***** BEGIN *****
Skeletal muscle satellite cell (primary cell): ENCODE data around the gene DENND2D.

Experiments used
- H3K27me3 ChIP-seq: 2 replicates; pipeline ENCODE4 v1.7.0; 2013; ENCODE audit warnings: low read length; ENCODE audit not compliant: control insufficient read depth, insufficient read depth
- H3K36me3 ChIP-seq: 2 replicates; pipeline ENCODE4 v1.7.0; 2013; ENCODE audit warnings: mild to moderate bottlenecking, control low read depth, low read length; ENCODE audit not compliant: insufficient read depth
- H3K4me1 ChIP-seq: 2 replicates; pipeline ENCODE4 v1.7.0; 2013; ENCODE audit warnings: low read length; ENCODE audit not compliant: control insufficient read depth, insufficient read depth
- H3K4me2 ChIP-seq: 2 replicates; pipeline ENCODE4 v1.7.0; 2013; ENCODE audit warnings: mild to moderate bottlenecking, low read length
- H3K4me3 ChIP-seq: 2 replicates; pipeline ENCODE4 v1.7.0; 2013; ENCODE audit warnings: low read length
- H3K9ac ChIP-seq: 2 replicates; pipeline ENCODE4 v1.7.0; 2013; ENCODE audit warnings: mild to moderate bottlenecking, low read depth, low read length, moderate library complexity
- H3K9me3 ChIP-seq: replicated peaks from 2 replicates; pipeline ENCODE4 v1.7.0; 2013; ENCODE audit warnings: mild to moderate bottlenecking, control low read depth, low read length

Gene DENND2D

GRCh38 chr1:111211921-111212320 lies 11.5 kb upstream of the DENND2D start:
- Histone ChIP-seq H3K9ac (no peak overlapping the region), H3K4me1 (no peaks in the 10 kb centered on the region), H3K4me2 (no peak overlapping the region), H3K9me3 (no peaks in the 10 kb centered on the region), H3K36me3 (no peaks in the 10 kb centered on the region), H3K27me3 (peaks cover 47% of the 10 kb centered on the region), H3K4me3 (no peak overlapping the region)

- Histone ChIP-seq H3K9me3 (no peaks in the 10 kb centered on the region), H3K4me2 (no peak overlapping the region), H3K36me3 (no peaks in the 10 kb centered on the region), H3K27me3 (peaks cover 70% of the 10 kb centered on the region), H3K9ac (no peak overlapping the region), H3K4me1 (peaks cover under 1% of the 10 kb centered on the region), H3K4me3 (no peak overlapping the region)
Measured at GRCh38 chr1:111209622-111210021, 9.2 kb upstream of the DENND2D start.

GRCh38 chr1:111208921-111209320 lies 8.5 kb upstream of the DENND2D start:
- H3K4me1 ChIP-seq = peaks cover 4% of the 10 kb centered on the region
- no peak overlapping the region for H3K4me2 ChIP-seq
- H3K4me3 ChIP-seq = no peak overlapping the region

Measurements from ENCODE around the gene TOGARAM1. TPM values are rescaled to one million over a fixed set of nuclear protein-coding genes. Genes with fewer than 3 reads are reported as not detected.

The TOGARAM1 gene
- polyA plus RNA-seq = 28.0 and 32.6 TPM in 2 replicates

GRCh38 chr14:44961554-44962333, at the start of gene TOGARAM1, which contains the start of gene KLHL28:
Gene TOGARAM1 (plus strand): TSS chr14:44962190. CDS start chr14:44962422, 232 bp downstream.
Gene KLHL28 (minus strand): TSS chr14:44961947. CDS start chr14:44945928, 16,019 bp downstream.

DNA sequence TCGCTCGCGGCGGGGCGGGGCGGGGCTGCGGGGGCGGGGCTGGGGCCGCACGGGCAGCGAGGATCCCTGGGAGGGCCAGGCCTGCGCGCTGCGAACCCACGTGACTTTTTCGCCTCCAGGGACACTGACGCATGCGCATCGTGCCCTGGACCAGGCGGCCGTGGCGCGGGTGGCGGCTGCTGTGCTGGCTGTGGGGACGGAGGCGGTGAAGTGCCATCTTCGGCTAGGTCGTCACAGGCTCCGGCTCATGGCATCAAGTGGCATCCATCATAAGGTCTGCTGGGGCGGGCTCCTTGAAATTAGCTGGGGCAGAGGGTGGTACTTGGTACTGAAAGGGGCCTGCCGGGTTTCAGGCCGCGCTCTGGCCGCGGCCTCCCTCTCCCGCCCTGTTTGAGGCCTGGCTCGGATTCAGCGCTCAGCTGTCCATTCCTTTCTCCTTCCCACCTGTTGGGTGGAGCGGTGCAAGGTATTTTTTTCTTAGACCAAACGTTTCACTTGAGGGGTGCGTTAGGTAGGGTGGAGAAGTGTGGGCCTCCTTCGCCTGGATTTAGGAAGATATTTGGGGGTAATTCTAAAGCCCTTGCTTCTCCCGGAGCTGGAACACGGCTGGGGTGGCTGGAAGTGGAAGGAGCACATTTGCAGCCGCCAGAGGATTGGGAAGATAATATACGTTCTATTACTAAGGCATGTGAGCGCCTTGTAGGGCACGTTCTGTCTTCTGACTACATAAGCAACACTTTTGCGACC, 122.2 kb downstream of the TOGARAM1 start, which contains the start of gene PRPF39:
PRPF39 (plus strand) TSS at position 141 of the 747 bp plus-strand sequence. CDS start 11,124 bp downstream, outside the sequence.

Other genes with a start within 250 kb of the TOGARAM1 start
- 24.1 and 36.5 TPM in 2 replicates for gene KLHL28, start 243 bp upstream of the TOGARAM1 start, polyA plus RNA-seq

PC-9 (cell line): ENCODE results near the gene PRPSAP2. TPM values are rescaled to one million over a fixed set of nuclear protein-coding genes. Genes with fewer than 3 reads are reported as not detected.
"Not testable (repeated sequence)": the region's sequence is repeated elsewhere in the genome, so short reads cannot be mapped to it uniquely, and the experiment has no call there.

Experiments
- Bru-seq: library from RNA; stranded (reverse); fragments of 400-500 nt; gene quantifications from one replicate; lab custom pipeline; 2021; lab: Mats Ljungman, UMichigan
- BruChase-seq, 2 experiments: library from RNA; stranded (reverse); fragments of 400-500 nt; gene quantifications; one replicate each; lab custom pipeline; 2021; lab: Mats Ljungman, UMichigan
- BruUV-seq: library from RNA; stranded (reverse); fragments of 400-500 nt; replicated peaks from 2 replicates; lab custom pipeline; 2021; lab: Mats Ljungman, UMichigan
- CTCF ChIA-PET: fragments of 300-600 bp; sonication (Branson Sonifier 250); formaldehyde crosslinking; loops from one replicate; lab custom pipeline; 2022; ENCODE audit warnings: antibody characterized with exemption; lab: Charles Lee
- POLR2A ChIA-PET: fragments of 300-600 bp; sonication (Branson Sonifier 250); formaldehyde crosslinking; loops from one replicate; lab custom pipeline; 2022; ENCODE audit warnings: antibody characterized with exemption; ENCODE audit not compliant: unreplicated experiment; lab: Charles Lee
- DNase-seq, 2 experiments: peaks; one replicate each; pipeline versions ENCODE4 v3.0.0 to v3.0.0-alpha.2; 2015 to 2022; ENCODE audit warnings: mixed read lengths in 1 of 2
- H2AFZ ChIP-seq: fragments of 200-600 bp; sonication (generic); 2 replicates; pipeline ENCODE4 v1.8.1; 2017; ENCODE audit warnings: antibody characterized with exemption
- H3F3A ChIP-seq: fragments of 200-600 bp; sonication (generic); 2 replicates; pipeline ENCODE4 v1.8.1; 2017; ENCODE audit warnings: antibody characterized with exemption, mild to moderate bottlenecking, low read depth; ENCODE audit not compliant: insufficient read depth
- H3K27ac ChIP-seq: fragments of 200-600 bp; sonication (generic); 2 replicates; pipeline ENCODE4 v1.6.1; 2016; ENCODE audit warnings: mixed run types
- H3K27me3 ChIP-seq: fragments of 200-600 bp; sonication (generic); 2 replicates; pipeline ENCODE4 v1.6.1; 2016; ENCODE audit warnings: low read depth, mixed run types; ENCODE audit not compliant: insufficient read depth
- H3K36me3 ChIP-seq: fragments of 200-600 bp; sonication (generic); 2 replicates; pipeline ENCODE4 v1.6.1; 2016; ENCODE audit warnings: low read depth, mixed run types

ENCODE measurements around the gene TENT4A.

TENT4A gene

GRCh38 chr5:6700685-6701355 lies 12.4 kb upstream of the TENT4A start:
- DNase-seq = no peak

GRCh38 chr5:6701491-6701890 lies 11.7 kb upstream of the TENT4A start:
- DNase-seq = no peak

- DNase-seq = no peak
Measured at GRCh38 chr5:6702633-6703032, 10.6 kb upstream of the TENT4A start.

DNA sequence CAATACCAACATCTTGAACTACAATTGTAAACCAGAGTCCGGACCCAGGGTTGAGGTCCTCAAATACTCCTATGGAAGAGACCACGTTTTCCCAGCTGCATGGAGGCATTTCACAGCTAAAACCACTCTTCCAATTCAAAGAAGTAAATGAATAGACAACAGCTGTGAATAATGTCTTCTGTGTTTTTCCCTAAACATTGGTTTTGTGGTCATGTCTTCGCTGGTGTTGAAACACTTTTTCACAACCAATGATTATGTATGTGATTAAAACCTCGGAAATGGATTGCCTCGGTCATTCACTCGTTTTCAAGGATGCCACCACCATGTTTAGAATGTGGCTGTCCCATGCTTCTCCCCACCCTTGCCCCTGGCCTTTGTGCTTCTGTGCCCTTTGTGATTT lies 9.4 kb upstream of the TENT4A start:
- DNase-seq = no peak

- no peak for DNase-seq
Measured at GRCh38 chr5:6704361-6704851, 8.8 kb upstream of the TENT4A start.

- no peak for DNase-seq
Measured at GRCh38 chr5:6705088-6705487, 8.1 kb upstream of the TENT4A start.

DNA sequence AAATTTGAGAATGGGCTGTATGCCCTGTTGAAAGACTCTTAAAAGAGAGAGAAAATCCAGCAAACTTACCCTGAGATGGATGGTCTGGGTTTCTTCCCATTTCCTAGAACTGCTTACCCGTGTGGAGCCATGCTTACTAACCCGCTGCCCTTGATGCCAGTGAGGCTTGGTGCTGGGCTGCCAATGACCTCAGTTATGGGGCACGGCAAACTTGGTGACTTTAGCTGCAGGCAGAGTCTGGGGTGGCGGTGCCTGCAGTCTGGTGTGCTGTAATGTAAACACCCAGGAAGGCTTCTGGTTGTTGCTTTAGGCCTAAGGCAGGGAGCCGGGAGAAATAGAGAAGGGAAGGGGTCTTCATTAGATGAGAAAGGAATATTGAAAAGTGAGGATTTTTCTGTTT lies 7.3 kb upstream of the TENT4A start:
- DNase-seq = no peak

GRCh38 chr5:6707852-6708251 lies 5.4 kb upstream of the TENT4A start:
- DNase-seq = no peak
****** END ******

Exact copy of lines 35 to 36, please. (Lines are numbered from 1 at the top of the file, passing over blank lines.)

- CTCF ChIA-PET: fragments of 300-600 bp; sonication (Branson Sonifier 250); formaldehyde crosslinking; loops from one replicate; lab custom pipeline; 2022; ENCODE audit warnings: antibody characterized with exemption; lab: Charles Lee
- POLR2A ChIA-PET: fragments of 300-600 bp; sonication (Branson Sonifier 250); formaldehyde crosslinking; loops from one replicate; lab custom pipeline; 2022; ENCODE audit warnings: antibody characterized with exemption; ENCODE audit not compliant: unreplicated experiment; lab: Charles Lee